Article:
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HOME > Classical Novels > The Boy Travellers in Mexico > CHAPTER IX.
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From Queretaro to the City of Mexico is a distance of 150 miles. The route of the railway lies through a region which is excellent both for agriculture and stock raising. Frank and Fred wished to stop at one of the cattle haciendas, but the Doctor said they would have an opportunity to see one of these establishments at a later date; so they continued to the capital without making a halt after leaving Queretaro.
They crossed the plain of the Cazadero, which obtains its name from an incident of the Conquest. About the year 1540 the Indians organized a great cazadero (hunt) on this plain, to show their good-will towards the first viceroy, Don Antonio de Mendoza. A great number of them assembled, and the game was driven in from all directions and duly slaughtered by the viceroy and his friends. Hunts of this sort are of very ancient date; they are practised by aborigines in all parts of the world, and even
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 civilized man does not disdain them. Of the civilized class are the kangaroo hunts in Australia, elephant hunts in Ceylon and India, and the chase of wolves and other noxious animals in the Western States of North America and in the Siberian provinces of Russia.
At the edge of the plain of the Cazadero the train reached the foot of the mountain chain that surrounds the valley of Mexico. The locomotive breathed heavily as it ascended the slope dragging its burden behind it. The speed was materially reduced from that by which the plain had been traversed, and the reduction showed very plainly that the grade was steep. Every turn in
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 the road gave a picturesque view, and the youths thoroughly enjoyed their ride towards the famous valley.
The top of the ascent was reached at Tula, of which we shall have something to say later on. Then the train entered a gorge, which Frank and Fred specially wished to look at. It was the Tajo de Nochistongo, the great Spanish drainage-cut, which was intended to save the city of Mexico from inundation.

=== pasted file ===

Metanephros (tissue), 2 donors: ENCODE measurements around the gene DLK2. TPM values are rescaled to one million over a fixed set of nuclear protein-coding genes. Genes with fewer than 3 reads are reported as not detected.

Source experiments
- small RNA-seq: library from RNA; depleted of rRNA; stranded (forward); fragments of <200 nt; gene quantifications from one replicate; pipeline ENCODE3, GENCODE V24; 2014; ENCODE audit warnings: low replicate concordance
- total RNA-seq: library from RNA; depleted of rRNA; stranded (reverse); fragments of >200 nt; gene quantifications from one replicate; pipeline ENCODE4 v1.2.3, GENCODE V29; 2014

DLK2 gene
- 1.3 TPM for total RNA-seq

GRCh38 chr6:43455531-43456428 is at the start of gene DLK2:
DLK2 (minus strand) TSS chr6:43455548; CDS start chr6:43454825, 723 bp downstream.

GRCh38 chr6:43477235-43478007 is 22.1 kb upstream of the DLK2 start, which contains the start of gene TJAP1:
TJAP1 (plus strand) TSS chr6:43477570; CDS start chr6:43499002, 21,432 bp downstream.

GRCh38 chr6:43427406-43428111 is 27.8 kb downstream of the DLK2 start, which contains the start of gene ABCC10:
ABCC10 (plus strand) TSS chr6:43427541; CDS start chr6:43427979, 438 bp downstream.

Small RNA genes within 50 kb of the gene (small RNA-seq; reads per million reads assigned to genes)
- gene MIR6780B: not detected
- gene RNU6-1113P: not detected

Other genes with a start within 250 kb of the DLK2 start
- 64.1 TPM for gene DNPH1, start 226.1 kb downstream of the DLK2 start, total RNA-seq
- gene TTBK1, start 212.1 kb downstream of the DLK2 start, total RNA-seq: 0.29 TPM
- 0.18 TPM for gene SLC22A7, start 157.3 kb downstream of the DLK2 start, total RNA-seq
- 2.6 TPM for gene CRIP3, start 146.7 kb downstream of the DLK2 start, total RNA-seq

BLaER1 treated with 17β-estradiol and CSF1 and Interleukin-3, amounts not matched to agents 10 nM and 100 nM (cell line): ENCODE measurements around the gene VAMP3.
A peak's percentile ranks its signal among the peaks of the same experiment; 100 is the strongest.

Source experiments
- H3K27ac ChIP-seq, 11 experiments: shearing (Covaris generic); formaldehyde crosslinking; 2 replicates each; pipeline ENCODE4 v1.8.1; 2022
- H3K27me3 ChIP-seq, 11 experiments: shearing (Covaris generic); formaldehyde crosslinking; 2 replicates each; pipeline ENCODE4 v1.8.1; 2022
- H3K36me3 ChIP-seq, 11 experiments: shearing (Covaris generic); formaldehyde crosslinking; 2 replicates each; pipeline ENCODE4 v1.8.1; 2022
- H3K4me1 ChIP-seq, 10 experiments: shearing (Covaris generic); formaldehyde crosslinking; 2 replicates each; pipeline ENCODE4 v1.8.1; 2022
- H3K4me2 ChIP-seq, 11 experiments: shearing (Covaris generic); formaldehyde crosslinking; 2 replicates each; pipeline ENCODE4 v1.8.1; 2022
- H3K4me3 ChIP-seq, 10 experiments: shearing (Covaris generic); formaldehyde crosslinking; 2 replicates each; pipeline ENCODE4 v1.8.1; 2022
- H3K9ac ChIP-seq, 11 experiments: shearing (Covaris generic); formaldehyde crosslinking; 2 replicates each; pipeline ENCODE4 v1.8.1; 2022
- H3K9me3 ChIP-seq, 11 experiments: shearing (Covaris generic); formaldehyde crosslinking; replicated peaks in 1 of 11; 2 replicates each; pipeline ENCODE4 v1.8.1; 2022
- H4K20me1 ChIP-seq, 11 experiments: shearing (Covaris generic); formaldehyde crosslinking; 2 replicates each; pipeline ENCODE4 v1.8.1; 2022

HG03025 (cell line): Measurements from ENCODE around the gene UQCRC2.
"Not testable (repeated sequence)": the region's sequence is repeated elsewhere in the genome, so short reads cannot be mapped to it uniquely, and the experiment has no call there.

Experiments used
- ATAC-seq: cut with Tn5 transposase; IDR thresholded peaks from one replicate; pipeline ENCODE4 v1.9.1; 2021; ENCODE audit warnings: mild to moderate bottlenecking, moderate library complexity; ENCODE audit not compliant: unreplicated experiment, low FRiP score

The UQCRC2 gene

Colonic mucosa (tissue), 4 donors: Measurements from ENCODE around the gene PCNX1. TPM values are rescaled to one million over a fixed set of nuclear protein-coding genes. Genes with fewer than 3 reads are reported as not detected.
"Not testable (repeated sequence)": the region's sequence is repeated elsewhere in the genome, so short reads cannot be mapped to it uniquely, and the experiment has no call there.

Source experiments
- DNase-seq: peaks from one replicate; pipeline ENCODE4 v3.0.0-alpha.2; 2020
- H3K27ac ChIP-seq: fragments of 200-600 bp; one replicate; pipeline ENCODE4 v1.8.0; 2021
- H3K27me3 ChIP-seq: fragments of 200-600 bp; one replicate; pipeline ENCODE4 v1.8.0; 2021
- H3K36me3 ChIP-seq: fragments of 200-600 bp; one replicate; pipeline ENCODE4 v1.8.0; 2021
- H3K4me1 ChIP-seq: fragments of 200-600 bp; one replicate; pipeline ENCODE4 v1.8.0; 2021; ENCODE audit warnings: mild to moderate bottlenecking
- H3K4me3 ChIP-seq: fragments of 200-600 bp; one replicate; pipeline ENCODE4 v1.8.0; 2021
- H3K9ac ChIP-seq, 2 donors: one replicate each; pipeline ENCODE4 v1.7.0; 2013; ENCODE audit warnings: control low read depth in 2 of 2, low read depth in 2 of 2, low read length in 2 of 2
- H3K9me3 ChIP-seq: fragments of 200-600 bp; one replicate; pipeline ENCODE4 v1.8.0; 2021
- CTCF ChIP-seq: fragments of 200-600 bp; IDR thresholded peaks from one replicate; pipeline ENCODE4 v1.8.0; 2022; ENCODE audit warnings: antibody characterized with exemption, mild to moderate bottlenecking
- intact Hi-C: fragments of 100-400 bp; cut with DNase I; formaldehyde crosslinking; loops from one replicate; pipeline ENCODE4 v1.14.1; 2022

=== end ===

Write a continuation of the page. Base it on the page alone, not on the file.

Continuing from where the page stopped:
From the windows of the car they shuddered as they looked into the cut, and wondered if never an accident had happened from the falling away of the earth. The cut is twelve and a half miles in length, and is the work of human hands, not of nature. The railway enters the valley of Mexico through this cut, and the track is laid on a shelf or bench along its sides and high above the bottom. Our friends visited it a few days later, and we will here include Frank's account of what he saw and heard.
"The city of Mexico stands in a valley which has no outlet, the water that accumulates from the rains being evaporated by the heat of the sun or absorbed in the volcanic soil. The city is in the lowest part of the valley, and is therefore liable to be overflowed whenever the evaporation and absorption are not sufficient to carry off the water that accumulates. There are several lakes that cover a tenth part of the area of the valley. The lowest of them is salt, as it has no outlet, but the others which discharge into it are fresh. This salt lake is called Tezcoco. It has an area of seventy-seven square miles, and its surface ordinarily is only two feet lower than the level of the Plaza Mayor, or great square of the city. In the days of the Aztecs the lake surrounded the city, but it is now three miles away from it, owing to the recession of the waters. Lake Chalco is three and a half feet higher than Tezcoco; while Zumpango, the most northerly of all the lakes, is twenty-nine feet higher than the Plaza Mayor. The lakes are separated by dikes, some of which were built by the Aztecs before the arrival of the Spaniards, but the greater number are of more recent construction, as we shall presently see.
"Now, it is evident that an unusual flood of water could raise Tezcoco so that it would flood the city, and this is what has happened on five different occasions—in 1553, 1580, 1604, 1607, and 1629. The last inundation continued for five years, and caused an immense amount of suffering and loss. The city was covered to a depth of three feet, and the waters were finally carried off by an earthquake, which allowed them to run away through the crevices that it formed.
"Here's where we come to the history of the great cut of Nochistongo. The Spanish Government consulted all the celebrated engineers of the day,
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 and they presented numerous plans for draining the city and keeping it out of danger from inundations. Enrico Martinez presented the plan which was adopted. It was to drain Lake Zumpango so that its waters would not be poured into Tezcoco, but would run to the Gulf of Mexico by way of Tula. For this purpose he proposed to make a tunnel through Nochistongo, to carry off the superfluous water of Zumpango, or, rather, of the river Cuatitlan, which flows into it.
"The tunnel was commenced in November, 1607, but when completed
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 it was found insufficient to drain the lake, and a new plan was needed. A Dutch engineer was then brought in, and he naturally proposed a system of dikes, similar to those of his own country and the dikes already built by the Aztecs. He was allowed to carry out his scheme until the arrival of a new viceroy in 1628. The new viceroy would not believe the accounts which he heard of the floods that had occurred, and he ordered Martinez to stop up the tunnel and allow the waters to take their original course. He was soon convinced of his error, and ordered the tunnel to be reopened. It was reopened and continued in use until the following June, when Martinez found that it was being destroyed by the pressure of the water, and he therefore closed it to save it from ruin. A disastrous flood followed, and this was the one that lasted five years."